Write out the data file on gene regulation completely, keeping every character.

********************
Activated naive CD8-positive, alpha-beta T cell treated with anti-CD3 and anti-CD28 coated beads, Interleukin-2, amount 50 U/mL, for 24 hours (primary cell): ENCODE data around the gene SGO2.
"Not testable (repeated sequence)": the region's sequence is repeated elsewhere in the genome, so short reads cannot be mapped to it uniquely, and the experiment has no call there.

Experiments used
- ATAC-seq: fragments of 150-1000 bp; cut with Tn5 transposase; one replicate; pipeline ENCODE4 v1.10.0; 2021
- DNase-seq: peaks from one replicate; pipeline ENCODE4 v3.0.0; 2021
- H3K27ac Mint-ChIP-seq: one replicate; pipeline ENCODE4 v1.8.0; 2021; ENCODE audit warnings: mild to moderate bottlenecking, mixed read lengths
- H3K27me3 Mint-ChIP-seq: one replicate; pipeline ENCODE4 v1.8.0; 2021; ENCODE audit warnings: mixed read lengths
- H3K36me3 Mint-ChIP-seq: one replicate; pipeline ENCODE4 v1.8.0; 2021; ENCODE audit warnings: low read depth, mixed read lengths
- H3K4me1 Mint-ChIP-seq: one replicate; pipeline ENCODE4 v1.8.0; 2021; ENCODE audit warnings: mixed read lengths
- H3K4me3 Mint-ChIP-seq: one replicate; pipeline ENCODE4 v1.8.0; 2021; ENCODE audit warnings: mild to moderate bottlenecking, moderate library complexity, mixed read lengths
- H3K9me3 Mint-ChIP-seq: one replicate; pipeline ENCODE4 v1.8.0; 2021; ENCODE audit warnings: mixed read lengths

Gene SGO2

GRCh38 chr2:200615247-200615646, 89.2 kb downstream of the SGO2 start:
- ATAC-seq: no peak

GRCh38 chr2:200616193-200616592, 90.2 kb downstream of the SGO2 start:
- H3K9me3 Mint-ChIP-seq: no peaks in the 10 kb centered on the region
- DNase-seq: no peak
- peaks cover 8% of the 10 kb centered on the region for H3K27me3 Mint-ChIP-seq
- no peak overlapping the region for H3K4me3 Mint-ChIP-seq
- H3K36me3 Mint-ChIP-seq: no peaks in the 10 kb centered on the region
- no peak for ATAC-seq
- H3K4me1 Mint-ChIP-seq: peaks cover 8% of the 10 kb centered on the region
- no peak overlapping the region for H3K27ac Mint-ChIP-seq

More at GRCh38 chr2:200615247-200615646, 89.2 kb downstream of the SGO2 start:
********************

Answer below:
Activated naive CD8-positive, alpha-beta T cell treated with anti-CD3 and anti-CD28 coated beads, Interleukin-2, amount 50 U/mL, for 24 hours (primary cell): ENCODE data around the gene SGO2.
"Not testable (repeated sequence)": the region's sequence is repeated elsewhere in the genome, so short reads cannot be mapped to it uniquely, and the experiment has no call there.

Experiments used
- ATAC-seq: fragments of 150-1000 bp; cut with Tn5 transposase; one replicate; pipeline ENCODE4 v1.10.0; 2021
- DNase-seq: peaks from one replicate; pipeline ENCODE4 v3.0.0; 2021
- H3K27ac Mint-ChIP-seq: one replicate; pipeline ENCODE4 v1.8.0; 2021; ENCODE audit warnings: mild to moderate bottlenecking, mixed read lengths
- H3K27me3 Mint-ChIP-seq: one replicate; pipeline ENCODE4 v1.8.0; 2021; ENCODE audit warnings: mixed read lengths
- H3K36me3 Mint-ChIP-seq: one replicate; pipeline ENCODE4 v1.8.0; 2021; ENCODE audit warnings: low read depth, mixed read lengths
- H3K4me1 Mint-ChIP-seq: one replicate; pipeline ENCODE4 v1.8.0; 2021; ENCODE audit warnings: mixed read lengths
- H3K4me3 Mint-ChIP-seq: one replicate; pipeline ENCODE4 v1.8.0; 2021; ENCODE audit warnings: mild to moderate bottlenecking, moderate library complexity, mixed read lengths
- H3K9me3 Mint-ChIP-seq: one replicate; pipeline ENCODE4 v1.8.0; 2021; ENCODE audit warnings: mixed read lengths

Gene SGO2

GRCh38 chr2:200615247-200615646, 89.2 kb downstream of the SGO2 start:
- ATAC-seq: no peak

GRCh38 chr2:200616193-200616592, 90.2 kb downstream of the SGO2 start:
- H3K9me3 Mint-ChIP-seq: no peaks in the 10 kb centered on the region
- DNase-seq: no peak
- peaks cover 8% of the 10 kb centered on the region for H3K27me3 Mint-ChIP-seq
- no peak overlapping the region for H3K4me3 Mint-ChIP-seq
- H3K36me3 Mint-ChIP-seq: no peaks in the 10 kb centered on the region
- no peak for ATAC-seq
- H3K4me1 Mint-ChIP-seq: peaks cover 8% of the 10 kb centered on the region
- no peak overlapping the region for H3K27ac Mint-ChIP-seq

More at GRCh38 chr2:200615247-200615646, 89.2 kb downstream of the SGO2 start: